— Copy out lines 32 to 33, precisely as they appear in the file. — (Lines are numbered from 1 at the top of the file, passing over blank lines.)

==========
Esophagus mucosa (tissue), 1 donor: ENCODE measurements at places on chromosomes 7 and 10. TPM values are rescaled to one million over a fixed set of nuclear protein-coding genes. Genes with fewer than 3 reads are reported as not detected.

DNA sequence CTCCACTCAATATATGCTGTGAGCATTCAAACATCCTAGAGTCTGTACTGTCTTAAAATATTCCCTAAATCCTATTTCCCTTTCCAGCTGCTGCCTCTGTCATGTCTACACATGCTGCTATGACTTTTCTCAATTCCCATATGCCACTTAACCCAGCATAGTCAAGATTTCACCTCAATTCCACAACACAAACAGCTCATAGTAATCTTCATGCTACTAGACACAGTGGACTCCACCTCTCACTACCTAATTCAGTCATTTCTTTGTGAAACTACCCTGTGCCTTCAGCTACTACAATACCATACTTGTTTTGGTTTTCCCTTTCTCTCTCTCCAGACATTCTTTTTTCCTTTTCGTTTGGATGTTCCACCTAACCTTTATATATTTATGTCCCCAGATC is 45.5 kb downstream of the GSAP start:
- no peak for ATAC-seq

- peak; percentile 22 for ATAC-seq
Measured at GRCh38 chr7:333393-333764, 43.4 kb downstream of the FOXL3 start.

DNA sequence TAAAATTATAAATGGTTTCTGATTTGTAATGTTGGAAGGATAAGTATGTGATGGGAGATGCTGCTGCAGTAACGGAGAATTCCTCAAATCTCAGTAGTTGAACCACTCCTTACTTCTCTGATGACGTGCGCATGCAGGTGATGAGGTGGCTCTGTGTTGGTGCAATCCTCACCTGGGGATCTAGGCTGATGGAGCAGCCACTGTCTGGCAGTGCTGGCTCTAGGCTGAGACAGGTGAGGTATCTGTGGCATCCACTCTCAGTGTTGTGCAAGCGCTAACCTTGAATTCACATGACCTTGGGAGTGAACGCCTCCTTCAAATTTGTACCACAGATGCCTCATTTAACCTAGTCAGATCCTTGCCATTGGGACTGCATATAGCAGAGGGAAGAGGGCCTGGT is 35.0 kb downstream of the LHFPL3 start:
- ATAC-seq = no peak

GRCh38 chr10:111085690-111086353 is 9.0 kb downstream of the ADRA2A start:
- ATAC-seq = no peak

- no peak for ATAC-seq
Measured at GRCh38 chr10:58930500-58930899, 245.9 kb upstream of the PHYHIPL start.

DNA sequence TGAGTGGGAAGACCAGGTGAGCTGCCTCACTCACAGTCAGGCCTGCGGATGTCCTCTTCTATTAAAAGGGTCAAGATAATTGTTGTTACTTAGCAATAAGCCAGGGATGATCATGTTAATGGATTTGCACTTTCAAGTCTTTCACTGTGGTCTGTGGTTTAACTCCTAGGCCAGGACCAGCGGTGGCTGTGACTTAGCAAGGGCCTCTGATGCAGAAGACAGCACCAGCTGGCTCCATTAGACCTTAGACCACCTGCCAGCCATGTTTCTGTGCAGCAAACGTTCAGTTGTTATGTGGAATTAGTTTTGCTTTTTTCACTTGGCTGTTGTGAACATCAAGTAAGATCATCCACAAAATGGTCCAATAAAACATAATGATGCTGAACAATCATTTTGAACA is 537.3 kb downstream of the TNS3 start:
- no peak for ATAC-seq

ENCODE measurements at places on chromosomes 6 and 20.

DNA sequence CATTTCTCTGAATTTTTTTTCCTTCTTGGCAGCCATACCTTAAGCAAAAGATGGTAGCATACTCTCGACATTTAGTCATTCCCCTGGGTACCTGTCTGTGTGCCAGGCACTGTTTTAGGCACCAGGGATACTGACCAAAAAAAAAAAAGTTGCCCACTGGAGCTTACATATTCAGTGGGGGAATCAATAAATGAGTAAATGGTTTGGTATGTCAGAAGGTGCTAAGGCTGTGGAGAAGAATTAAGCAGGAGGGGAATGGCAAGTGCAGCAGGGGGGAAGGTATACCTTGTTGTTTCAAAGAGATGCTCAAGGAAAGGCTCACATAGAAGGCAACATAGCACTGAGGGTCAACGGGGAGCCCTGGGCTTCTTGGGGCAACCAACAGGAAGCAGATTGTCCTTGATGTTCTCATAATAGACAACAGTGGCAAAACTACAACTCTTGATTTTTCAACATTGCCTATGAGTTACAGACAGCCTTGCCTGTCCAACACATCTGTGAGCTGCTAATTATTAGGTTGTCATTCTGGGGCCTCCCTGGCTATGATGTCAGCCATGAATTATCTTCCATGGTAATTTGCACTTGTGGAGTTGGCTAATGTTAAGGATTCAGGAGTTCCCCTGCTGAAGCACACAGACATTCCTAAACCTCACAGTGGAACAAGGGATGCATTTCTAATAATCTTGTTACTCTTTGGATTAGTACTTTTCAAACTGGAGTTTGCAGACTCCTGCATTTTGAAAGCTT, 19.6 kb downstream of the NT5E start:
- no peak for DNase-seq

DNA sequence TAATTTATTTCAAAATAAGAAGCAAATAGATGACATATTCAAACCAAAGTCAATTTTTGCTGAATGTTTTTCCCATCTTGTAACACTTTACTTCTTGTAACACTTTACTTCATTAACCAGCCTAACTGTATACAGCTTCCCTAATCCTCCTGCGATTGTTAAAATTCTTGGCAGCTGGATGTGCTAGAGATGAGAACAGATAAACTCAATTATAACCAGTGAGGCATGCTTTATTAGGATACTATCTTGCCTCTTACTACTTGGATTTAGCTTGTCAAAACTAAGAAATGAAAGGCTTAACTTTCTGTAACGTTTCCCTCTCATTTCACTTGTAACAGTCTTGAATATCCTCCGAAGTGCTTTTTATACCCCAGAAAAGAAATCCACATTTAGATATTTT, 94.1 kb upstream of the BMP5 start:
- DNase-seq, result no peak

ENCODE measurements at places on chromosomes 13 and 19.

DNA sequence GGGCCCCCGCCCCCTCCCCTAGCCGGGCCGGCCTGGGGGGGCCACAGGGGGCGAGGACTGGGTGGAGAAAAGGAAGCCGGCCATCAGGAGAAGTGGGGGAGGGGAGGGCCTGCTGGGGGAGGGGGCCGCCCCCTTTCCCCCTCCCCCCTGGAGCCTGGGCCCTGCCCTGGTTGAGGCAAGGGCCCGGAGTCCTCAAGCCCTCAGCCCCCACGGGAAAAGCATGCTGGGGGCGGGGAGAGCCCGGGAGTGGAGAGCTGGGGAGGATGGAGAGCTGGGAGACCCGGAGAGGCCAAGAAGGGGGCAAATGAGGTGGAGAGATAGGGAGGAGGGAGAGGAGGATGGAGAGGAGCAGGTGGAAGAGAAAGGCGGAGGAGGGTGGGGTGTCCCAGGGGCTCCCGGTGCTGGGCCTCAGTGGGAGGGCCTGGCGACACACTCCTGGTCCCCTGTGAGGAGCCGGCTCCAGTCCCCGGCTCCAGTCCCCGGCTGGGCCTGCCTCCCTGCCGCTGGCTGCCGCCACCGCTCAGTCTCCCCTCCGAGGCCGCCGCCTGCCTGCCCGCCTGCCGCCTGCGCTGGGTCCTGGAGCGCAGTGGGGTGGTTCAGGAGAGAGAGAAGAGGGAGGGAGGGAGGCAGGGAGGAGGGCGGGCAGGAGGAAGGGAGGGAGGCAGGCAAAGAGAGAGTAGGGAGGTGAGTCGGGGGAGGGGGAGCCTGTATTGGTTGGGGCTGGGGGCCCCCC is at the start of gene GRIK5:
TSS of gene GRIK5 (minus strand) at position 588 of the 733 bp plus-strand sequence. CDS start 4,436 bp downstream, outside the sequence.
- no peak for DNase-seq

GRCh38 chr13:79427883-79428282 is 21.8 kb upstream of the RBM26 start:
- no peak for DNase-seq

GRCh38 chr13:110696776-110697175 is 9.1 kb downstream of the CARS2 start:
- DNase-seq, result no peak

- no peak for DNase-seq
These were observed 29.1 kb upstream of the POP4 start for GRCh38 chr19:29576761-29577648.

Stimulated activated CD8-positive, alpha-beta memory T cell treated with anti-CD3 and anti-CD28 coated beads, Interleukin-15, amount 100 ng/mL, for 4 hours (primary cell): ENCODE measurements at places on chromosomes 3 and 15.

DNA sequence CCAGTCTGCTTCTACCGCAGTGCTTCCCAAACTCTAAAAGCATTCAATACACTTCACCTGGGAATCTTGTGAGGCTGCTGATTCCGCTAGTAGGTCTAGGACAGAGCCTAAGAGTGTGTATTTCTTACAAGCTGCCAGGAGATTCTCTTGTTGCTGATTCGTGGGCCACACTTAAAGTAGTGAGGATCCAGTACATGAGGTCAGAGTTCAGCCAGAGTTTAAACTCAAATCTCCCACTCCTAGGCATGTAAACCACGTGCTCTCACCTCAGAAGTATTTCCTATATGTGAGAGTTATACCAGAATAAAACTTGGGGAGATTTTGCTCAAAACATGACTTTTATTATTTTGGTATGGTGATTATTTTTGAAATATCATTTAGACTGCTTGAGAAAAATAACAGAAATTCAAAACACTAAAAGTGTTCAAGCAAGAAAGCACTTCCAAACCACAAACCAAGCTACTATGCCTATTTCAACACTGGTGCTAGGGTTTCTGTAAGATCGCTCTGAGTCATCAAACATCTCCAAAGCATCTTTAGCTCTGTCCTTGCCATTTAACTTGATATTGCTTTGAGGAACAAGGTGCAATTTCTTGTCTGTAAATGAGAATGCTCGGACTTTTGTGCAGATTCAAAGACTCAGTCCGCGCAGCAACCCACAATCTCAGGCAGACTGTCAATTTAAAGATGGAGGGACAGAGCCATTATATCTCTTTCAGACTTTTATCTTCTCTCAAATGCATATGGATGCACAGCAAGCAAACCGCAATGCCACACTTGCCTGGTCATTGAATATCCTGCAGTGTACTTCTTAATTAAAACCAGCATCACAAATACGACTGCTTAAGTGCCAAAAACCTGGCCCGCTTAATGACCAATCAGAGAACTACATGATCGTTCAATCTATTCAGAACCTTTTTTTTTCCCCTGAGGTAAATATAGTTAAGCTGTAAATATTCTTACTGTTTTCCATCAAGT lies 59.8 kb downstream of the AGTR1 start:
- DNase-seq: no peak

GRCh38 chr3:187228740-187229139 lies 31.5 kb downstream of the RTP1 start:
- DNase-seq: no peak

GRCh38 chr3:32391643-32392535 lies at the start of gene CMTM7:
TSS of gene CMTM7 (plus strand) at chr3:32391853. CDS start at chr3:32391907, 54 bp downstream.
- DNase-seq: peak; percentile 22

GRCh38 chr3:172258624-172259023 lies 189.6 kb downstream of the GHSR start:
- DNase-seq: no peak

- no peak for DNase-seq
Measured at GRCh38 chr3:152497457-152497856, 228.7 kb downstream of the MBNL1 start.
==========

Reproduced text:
GRCh38 chr3:187228740-187229139 lies 31.5 kb downstream of the RTP1 start:
- DNase-seq: no peak